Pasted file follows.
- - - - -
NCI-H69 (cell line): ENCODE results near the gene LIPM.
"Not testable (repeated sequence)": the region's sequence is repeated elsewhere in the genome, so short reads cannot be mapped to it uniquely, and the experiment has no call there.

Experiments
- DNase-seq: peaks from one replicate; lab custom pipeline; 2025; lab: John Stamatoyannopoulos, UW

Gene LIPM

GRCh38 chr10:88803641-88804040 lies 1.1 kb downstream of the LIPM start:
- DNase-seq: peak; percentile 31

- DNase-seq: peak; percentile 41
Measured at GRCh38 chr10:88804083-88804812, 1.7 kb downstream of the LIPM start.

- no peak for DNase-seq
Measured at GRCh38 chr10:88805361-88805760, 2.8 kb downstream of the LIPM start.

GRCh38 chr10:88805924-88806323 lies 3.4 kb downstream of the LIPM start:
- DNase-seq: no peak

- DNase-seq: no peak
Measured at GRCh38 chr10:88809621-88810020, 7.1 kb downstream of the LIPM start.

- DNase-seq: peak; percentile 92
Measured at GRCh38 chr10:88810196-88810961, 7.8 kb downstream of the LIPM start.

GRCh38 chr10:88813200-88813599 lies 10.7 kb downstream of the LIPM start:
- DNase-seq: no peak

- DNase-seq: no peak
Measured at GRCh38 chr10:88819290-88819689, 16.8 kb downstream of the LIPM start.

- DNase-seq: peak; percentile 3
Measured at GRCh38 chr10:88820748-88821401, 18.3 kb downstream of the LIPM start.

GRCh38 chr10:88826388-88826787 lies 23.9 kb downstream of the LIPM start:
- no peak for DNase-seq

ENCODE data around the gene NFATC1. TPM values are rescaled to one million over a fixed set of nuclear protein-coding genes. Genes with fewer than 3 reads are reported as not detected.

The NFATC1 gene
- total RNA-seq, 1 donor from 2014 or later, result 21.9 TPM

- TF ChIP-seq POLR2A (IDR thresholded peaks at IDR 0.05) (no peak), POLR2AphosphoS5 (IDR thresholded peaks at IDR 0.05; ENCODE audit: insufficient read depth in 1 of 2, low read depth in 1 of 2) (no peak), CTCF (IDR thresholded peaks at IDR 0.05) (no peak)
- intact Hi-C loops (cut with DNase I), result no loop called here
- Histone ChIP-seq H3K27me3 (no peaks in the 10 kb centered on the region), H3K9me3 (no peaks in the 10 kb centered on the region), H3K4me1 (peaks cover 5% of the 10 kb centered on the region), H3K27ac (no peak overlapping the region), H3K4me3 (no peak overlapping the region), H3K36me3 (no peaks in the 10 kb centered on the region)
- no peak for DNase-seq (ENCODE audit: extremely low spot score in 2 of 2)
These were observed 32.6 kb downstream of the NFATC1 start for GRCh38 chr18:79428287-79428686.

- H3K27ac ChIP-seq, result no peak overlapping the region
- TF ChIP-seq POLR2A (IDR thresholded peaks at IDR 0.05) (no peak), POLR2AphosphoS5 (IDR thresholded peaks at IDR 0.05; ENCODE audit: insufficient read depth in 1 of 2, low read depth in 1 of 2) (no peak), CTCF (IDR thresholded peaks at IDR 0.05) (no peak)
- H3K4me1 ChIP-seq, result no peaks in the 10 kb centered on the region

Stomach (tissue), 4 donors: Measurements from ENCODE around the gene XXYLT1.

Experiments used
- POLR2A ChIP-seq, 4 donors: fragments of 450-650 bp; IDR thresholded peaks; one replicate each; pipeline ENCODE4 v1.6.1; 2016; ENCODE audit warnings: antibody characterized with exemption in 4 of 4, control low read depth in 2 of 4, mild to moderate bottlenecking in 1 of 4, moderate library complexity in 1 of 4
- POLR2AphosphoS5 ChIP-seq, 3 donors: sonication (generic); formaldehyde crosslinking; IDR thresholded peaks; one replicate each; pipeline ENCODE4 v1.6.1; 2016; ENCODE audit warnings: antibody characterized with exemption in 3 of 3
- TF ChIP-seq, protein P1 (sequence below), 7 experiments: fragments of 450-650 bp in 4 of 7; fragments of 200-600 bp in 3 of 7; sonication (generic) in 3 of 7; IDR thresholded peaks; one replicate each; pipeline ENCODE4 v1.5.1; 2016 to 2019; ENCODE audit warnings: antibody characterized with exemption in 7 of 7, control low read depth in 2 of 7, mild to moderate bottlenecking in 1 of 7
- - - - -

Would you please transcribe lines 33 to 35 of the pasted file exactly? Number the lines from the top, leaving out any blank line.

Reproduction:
These were observed 32.6 kb downstream of the NFATC1 start for GRCh38 chr18:79428287-79428686.

- H3K27ac ChIP-seq, result no peak overlapping the region
- TF ChIP-seq POLR2A (IDR thresholded peaks at IDR 0.05) (no peak), POLR2AphosphoS5 (IDR thresholded peaks at IDR 0.05; ENCODE audit: insufficient read depth in 1 of 2, low read depth in 1 of 2) (no peak), CTCF (IDR thresholded peaks at IDR 0.05) (no peak)